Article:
The voter referendum requirement in Louisiana also brings into question whether iGaming and DFS operators will lose their appetite for formal licensure as a result.
will soon offer online poker and casino games to those located within its boundaries — hopes to generate over $100 million from regulated iGaming licenses alone. So it is feasible that the eventual nationwide licensing cost to operators will be in the billions of dollars if more than a few countries move to authorize real cash internet games like poker and slots.— that
High demand for statewide iGaming licenses
Since Black Friday 2011, iGaming service providers such as, 888 and PartyPoker have sought ways to obtain formal licensure within the coveted US online gaming market. Efforts to license online casino and poker games are not going anywhere — which has prompted stakeholders to lobby for regulation on a statewide level.
It’s no secret that the world’s biggest poker site is actively trying to obtain regulated iGaming licenses on a statewide level. However, voter referendum requirements in states like Louisiana could potentially lead to operators being made to acquire hundreds of licenses within a nation that has just 50 states.
Add to this the fact that each jurisdiction is likely to set up unique compliance guidelines for running real money online games (by way of example, afor would classify poker as a “skill-based” game which could “fall away from the general definition of gambling”), and it is easy to imagine how a statewide iGaming regulatory environment could lead to confusion among the most educated people that are tasked with iGaming oversight, compliance or patronage.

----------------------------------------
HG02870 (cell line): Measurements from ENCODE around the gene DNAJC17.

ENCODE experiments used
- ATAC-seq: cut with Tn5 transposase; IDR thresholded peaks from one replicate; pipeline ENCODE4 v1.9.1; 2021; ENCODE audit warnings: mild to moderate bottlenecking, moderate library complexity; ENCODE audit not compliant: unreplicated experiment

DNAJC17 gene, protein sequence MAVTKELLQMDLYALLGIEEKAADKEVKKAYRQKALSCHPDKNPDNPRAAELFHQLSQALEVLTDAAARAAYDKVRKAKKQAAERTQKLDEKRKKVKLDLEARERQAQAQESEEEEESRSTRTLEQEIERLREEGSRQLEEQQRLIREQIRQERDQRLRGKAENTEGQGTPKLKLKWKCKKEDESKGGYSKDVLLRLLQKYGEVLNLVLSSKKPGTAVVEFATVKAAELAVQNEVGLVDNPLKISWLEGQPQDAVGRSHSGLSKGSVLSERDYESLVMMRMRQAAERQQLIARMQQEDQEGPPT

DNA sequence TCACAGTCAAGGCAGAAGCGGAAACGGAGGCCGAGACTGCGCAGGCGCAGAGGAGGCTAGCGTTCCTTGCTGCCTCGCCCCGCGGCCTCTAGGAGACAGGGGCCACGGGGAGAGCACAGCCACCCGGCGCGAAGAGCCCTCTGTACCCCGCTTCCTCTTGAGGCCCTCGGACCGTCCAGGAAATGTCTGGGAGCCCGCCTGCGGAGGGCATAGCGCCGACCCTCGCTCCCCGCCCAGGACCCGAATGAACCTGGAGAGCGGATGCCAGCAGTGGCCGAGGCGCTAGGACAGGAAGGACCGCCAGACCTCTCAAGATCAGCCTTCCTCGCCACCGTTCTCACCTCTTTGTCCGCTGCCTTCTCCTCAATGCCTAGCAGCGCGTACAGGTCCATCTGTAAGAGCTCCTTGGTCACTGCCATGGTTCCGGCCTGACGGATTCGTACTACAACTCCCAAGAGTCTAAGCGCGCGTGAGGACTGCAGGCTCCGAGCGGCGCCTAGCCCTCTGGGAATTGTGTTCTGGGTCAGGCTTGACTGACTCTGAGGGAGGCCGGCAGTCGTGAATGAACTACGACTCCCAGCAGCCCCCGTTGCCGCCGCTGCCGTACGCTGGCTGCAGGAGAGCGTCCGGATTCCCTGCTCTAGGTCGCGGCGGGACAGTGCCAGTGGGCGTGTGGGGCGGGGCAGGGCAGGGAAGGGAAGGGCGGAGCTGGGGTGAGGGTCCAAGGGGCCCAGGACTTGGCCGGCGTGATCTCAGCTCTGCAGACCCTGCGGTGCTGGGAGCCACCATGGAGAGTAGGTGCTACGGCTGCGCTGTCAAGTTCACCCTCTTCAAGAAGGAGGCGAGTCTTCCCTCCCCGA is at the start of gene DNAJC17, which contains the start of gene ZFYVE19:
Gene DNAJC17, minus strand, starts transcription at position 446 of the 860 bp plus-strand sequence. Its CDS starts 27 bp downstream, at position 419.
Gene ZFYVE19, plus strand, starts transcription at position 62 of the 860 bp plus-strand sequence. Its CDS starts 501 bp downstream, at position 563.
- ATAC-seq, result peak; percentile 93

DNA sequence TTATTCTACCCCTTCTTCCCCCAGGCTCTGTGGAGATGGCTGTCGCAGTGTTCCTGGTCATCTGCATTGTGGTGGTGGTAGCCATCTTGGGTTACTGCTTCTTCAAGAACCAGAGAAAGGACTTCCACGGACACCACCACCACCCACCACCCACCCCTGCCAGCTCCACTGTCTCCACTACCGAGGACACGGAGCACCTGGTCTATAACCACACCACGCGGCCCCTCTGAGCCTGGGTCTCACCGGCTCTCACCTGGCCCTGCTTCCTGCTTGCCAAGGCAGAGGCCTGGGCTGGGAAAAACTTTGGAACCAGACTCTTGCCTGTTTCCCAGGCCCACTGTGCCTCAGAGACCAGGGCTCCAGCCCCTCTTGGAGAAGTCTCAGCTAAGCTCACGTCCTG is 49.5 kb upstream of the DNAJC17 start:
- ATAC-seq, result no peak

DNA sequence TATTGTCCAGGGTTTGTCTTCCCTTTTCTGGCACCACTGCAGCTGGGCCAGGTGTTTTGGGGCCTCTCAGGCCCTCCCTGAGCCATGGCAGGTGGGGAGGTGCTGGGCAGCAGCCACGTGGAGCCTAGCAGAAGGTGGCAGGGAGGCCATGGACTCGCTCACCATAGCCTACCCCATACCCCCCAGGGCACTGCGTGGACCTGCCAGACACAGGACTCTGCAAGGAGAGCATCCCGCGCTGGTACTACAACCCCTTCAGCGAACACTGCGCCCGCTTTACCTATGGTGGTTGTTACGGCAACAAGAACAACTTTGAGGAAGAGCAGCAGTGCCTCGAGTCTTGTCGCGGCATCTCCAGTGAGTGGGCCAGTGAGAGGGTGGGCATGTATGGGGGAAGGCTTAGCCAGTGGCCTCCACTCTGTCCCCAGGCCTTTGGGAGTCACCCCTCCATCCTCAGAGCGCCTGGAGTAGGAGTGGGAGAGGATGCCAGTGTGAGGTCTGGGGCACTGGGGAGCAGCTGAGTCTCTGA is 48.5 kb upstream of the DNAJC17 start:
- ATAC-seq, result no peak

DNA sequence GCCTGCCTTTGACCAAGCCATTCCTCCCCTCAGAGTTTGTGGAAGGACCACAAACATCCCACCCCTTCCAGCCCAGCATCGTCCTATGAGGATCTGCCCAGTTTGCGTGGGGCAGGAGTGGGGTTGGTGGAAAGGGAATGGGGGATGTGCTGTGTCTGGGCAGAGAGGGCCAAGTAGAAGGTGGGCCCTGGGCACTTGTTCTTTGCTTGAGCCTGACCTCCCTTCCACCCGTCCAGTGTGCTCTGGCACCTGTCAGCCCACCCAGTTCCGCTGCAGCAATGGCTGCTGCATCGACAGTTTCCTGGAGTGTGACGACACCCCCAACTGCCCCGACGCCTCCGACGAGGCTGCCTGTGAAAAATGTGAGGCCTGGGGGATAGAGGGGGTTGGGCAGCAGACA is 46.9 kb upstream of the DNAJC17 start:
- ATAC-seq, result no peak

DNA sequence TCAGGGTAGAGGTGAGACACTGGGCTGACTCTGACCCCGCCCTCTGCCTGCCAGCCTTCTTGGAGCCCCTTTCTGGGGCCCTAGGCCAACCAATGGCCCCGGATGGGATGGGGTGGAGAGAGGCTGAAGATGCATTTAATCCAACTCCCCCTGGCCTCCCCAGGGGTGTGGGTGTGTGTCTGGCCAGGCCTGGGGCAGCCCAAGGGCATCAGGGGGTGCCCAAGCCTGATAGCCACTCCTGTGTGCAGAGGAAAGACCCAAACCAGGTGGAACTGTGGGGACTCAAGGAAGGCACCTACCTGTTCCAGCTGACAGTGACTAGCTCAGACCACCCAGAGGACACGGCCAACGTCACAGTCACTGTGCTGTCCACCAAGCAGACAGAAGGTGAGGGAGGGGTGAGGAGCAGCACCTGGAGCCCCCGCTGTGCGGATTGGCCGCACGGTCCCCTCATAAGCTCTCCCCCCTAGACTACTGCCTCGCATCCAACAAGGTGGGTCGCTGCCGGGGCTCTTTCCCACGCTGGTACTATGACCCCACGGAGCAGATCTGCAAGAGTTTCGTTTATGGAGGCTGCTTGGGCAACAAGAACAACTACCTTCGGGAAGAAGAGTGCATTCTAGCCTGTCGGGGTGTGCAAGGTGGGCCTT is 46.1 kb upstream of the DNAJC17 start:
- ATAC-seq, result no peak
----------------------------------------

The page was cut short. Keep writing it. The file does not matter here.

In a September 2017 Michigan Regulatory Reform Committee hearing, The Stars Group Head of Responsible Gaming Jeanne David told lawmakers, “We went from a [iGaming] license in 14 years to seventeen. We now have 17 licenses. The [most] recent is Portugal.”
But will the specter of mass-licensing eventually outweigh TSG corporate decision makers’ desire to invest heavily within an American market that has quickly become one of the most difficult jurisdictions for iGaming companies to conduct business in?
Early returns suggest that TSG will continue its quest to acquire state-by-state iGaming licenses for today, but what about smaller operators who may not understand the value in lobbying for (or operating) online gaming in parishes like Tensas (northeastern Louisiana), which has a whole population of less than 5,000 inhabitants?
And could some municipalities (like Houston, where local officials are debating whethermust obtain a license to spread real cash games) eventually decide it’s in their best interests to offer regulated iGaming licenses?
These are just a couple of the questions surrounding how the US online gambling market might evolve in forthcoming years as lawmakers and stakeholders continue to iron out guidelines which are most appropriate for individual iGaming marketplaces.